In one line, abortion ruling raises concerns about other rights
Justice Clarence Thomas wants to revisit decisions on same-sex relationships, same-sex marriage and contraception
In Friday’s blockbuster decision that overturned the constitutional right to an abortion, a line written by Justice Clarence Thomas made legal experts worry over what rights may go next.
Writing separately from the majority opinion, Thomas called on the Supreme Court to apply its legal approach in the abortion case to other rights not laid out in the Constitution. He used as examples three decisions that guaranteed the rights to same-sex relationships, same-sex marriage and contraception.
Thomas wrote that “in future cases, we should reconsider all of this Court’s substantive due process precedents, including Griswold, Lawrence, and Obergefell,” referring to the cases that established those rights.
Justice Samuel A. Alito Jr., in the majority opinion, wrote that nothing in Friday's ruling “should be understood to cast doubt on precedents that do not concern abortion.” But experts said the line in Thomas’ concurrence threw that into doubt.
Sonia Suter, a George Washington University law professor, said it was a sign at least one Supreme Court justice was ready to fundamentally change how the Supreme Court approaches many constitutional rights covered under the 14th Amendment, known as substantive due process.
Thomas “is ready to burn it all down, he is just ready to get rid of all substantive due process,” Suter said.
By overturning Roe v. Wade the way they did, Suter said that the court could write around Alito’s statements in this case, and overturn the rights Thomas mentioned.
“They can make all the promises they want here, but a future court can turn around and say, ‘This opinion leads to that conclusion,’” Suter said.
The justices themselves disagreed Friday on whether the abortion ruling cast doubt on other precedents. In a joint dissent, Justices Sonia Sotomayor, Elena Kagan and Stephen G. Breyer wrote that a natural consequence of the court’s approach to abortion was “additional constitutional rights are under threat.”
On the other side, Justice Brett M. Kavanaugh, wrote separately to emphasize that, “Overruling Roe does not mean the overruling of those precedents, and does not threaten or cast doubt on those precedents.”
Kermit Roosevelt, a University of Pennsylvania law professor, said that smattering of opinions clouded the scope of Friday’s opinion.
“With respect to abortion, it's pretty clear. But with respect to other unenumerated rights, it's somewhat less clear,” Roosevelt said. “Thomas is giving you one version of that. And Kavanaugh is giving you another.”
Still, Roosevelt said Alito’s underlying analysis may imperil cases undergirding the rights to same-sex marriage and contraception. Under Alito’s analysis, “all of these cases that people are concerned about, they're wrong. Now, that doesn't mean that they're going to be overruled,” Roosevelt said.
Getting a case to the Supreme Court requires an appellate process as well as four justices to agree to hear a case. However, Suter pointed out that several sitting justices, including Alito and Thomas and Chief Justice John G. Roberts Jr., were among dissenters in the 2015 decision in Obergefell v. Hodges that established a constitutional right to same-sex marriage.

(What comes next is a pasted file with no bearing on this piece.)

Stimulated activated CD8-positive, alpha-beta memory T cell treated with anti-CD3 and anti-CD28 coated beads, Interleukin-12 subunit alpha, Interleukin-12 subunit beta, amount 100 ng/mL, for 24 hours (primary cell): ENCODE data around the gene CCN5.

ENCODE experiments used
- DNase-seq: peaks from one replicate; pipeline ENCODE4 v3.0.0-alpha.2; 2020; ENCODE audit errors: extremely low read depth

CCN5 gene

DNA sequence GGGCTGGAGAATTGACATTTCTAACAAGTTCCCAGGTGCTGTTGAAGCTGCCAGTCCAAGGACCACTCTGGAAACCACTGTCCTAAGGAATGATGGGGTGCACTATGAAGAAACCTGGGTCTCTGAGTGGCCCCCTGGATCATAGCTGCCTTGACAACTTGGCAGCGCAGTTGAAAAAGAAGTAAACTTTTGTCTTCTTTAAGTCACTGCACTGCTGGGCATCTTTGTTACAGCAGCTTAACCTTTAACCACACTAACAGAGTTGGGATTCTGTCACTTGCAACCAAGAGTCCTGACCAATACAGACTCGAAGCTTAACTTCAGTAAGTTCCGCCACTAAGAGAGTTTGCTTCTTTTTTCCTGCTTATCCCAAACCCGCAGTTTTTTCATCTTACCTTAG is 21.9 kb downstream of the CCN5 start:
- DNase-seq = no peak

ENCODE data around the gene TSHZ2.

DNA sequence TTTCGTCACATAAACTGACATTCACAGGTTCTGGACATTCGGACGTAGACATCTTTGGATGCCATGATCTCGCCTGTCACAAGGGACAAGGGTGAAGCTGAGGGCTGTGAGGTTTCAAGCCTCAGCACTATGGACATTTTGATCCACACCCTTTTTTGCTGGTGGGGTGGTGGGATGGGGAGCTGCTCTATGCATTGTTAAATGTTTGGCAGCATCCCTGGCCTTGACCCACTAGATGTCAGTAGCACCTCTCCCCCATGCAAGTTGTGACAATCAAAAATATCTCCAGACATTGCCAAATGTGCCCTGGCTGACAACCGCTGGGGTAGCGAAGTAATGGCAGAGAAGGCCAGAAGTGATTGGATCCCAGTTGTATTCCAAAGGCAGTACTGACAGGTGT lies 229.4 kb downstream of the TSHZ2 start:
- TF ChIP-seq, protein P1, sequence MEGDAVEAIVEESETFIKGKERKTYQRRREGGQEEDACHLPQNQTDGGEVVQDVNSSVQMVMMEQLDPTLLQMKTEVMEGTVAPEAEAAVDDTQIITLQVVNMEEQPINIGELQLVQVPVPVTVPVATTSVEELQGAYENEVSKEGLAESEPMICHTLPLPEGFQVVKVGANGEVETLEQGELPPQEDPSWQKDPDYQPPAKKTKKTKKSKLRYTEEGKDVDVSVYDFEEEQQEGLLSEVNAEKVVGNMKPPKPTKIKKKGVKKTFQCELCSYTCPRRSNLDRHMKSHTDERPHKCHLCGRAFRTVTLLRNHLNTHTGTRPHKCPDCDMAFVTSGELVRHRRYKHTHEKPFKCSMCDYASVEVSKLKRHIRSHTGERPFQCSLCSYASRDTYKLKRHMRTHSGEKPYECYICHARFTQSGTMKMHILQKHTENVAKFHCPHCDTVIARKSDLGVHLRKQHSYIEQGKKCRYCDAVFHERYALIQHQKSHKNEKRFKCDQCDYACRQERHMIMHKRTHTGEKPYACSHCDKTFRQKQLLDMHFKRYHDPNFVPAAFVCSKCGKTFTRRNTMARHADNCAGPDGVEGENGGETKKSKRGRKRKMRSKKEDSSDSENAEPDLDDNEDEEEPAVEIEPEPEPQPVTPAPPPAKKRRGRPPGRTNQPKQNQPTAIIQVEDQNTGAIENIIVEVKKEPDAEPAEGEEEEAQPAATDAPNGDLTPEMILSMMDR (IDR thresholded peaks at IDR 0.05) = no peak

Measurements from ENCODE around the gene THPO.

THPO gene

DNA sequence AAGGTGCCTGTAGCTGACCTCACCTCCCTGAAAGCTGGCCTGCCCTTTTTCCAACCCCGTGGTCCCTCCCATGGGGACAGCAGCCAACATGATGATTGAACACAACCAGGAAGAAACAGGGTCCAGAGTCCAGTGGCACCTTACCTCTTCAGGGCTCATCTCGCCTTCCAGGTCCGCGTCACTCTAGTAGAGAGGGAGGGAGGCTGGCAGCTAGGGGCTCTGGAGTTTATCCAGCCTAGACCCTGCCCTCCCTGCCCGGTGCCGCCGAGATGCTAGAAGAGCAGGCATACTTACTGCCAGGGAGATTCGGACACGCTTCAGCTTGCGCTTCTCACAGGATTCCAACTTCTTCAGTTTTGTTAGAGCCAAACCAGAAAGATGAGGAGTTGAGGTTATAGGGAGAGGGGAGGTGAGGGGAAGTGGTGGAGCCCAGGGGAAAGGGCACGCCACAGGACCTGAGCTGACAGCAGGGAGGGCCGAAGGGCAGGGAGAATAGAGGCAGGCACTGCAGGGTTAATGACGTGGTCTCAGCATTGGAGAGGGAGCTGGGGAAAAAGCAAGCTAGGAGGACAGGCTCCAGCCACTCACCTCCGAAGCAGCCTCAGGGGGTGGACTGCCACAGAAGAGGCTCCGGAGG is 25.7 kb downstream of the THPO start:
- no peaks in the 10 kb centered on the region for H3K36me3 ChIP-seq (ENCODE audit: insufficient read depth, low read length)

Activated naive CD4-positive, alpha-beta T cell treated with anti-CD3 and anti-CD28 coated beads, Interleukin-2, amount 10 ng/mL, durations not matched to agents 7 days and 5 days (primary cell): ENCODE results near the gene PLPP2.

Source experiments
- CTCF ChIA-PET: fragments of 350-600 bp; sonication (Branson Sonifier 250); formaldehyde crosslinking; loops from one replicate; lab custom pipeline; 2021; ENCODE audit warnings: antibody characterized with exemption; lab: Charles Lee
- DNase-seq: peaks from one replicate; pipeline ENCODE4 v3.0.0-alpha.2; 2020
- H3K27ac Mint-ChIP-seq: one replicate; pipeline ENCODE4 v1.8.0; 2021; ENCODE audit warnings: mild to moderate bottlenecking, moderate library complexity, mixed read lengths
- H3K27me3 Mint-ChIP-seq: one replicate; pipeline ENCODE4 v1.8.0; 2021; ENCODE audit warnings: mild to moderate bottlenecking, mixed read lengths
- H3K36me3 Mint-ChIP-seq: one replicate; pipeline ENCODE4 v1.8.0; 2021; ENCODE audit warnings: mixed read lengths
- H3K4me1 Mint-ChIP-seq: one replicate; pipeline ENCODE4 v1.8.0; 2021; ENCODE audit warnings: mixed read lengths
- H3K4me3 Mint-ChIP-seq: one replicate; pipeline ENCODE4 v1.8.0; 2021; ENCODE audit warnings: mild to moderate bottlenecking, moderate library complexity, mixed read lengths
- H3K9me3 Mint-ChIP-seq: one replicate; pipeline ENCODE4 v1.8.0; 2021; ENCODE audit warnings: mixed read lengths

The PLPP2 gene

And Suter pointed out there is already a movement among religious conservatives, accepted by the court in the 2014 majority opinion in Burwell v. Hobby Lobby, to identify certain forms of birth control as "abortifacients."
A new line
Many legal experts expressed concerns about the scope of the decision when a draft was leaked by Politico in May, but that leak did not include the dissents or Thomas’ concurrence.
Steve Vladeck, a University of Texas School of Law professor, tweeted the Thomas line about “in the future” on Friday and added, “I look forward to the takes of those who yelled at people like me for worrying about implications beyond abortion.”
Mary Ziegler, a law professor at Florida State University who published a book in 2020 on the legal history of abortion in America, wrote in The Atlantic that Friday’s ruling is a stark reminder that rights can disappear.
“If this decision signals anything bigger than its direct consequences, it is this: No one should get used to their rights. Predicting with certainty which ones, if any, will go, or when, is impossible,” Ziegler wrote.
A number of Democrats also pointed to Thomas’ concurrence, including President Joe Biden during his address following the release of the opinion Friday. Biden argued that the decision put other rights in jeopardy.
“Justice Thomas said as much today. He explicitly called to reconsider the right of marriage equality, the right of couples to make their choices on contraception,” Biden said. “This is an extreme and dangerous path the court is now taking us on.”
A number of conservative legal voices argued the opinion was more limited than Biden’s pronouncements.
Allyson Ho, a partner at Gibson, Dunn and Crutcher law firm, noted at a Federalist Society event Friday that no other justice had signed onto Thomas’ concurrence. She noted that Thomas did not call for the cases to be repealed, only reexamined with the test the court laid out in Friday's opinion.
And Ho also referred to the several points in the majority opinion that Alito differentiated abortion cases from other substantive due process rights.
“You know, probably the smart money will be that it will be quite a while before there are four votes to grant cert on a case to undertake that analysis,” Ho said.